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Sci. Signal., 8 January 2013
Vol. 6, Issue 257, p. ec8
[DOI: 10.1126/scisignal.2003941]


Immunology Released by Calcium

Wei Wong

Science Signaling, AAAS, Washington, DC 20005, USA

Recognition of ligand by the T cell receptor (TCR) initiates signaling by triggering the tyrosine phosphorylation of immunoreceptor tyrosine-based activation motifs (ITAMs) in the cytoplasmic domains of associated CD3 subunits. In unstimulated T cells, the cytoplasmic domains of CD3{varepsilon} and CD3{zeta} are inserted into the plasma membrane to render the ITAMs inaccessible to tyrosine kinases, such as Lck. Shi et al. noted the presence of Ca2+ microdomains around the TCR in stimulated T cells and investigated whether Ca2+ influx triggered by TCR engagement participated in the disassociation of CD3 ITAMs from the plasma membrane. A construct consisting of the cytoplasmic domain of CD3{varepsilon} (CD3{varepsilon}CD) bound to vesicles composed of the anionic phospholipid POPG, an interaction that was attenuated by the addition of Ca2+. In Jurkat cells, the fluorescence resonance energy transfer (FRET) efficiency between fluorescently tagged CD3{varepsilon}CD and a membrane dye was decreased by ionomycin treatment (which induces Ca2+ influx) or by TCR cross-linking. Adding Ca2+ to POPG bicelles caused the amide resonance spectra of Tyr38 and Tyr49 in the ITAM of CD3{varepsilon}CD to shift from the membrane-bound state to the solution state. In vitro assays revealed that the tyrosine phosphorylation of CD3{varepsilon}CD by Lck was abrogated by the addition of POPG bicelles, an effect that was rescued by the addition of Ca2+. In Jurkat cells and primary mouse T cells, the tyrosine phosphorylation of CD3{varepsilon} and CD3{zeta} in response to TCR ligation was enhanced by the presence of extracellular Ca2+ and decreased by intracellular chelation of Ca2+. The divalent cation Sr2+ can enter T cells in response to TCR ligation but not activate Ca2+-dependent signaling pathways, and it mimicked the increase in tyrosine phosphorylation of CD3{varepsilon} and CD3{zeta} induced by extracellular Ca2+, suggesting the importance of the electrostatic charge of Ca2+ in promoting CD3 phosphorylation. Nuclear magnetic resonance spectroscopy showed that the phosphorus signal of POPG in lipid nanodiscs underwent similar chemical shift changes with the addition of Ca2+ or CD3{varepsilon}CD, suggesting that both bound to the same lipid phosphate region. Thus, Ca2+ that enters stimulated T cells disrupts the ionic interaction between the cytoplasmic domain of CD3 and the plasma membrane, thus making the ITAMs in CD3 accessible for tyrosine phosphorylation.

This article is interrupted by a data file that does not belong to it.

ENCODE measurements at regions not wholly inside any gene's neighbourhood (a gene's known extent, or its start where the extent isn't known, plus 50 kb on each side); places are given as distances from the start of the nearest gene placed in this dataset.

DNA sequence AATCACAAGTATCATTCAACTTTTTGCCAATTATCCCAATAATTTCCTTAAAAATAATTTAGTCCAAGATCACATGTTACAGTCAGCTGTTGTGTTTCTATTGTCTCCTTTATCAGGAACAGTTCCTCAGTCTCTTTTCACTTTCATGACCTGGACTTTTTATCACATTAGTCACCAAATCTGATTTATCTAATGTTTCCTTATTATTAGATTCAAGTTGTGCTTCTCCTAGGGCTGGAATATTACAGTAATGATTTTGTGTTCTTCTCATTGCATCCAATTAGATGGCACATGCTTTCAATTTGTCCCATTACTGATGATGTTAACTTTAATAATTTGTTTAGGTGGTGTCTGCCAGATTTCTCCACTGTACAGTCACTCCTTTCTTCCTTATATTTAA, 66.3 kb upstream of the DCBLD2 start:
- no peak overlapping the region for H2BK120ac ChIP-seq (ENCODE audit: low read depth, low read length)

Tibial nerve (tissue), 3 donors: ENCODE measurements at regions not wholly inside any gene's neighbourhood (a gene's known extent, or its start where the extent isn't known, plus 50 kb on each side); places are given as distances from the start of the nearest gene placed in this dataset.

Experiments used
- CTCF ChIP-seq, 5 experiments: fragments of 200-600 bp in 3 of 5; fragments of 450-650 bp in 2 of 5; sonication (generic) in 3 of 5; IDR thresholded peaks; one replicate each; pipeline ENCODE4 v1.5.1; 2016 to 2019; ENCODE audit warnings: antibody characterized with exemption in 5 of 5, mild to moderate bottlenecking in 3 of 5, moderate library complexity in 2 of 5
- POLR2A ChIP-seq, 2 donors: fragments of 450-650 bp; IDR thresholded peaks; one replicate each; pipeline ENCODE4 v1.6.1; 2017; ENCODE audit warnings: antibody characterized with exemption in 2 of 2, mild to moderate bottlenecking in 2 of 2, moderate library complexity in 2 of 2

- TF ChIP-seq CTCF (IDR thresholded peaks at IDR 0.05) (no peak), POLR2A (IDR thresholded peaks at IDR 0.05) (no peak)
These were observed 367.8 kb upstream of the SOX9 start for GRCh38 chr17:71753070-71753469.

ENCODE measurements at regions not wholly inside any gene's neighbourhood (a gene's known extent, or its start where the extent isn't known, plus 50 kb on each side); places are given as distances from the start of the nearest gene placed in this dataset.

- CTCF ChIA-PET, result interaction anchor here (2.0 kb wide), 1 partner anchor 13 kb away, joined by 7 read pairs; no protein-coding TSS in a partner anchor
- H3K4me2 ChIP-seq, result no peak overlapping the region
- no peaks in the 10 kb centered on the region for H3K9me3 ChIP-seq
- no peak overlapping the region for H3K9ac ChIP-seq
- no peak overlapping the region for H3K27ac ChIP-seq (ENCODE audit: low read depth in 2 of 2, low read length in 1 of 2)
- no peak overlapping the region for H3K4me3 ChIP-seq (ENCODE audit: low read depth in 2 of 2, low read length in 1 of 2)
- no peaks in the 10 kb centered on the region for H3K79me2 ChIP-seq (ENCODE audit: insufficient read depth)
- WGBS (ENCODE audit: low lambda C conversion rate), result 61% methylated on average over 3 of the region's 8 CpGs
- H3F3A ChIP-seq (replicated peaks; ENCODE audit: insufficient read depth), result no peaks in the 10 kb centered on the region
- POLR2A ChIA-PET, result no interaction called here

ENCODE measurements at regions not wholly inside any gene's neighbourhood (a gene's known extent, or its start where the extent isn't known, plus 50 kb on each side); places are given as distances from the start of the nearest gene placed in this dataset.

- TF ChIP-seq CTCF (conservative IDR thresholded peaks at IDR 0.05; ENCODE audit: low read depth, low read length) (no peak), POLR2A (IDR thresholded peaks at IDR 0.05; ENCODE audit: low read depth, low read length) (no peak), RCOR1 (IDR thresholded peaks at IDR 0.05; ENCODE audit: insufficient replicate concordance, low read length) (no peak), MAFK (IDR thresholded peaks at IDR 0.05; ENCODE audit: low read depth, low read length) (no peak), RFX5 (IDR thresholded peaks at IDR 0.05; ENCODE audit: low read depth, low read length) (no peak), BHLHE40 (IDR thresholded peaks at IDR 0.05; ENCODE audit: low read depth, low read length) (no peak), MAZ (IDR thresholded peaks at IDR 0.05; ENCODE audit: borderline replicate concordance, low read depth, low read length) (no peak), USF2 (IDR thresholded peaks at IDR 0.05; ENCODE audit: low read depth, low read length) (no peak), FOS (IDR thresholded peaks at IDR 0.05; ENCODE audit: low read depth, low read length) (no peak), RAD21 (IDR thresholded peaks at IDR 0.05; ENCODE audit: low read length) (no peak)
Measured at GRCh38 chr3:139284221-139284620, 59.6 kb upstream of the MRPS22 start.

X. Shi, Y. Bi, W. Yang, X. Guo, Y. Jiang, C. Wan, L. Li, Y. Bai, J. Guo, Y. Wang, X. Chen, B. Wu, H. Sun, W. Liu, J. Wang, C. Xu, Ca2+ regulates T-cell receptor activation by modulating the charge property of lipids. Nature 493, 111–115 (2013). [PubMed]

Citation: W. Wong, Released by Calcium. Sci. Signal. 6, ec8 (2013).

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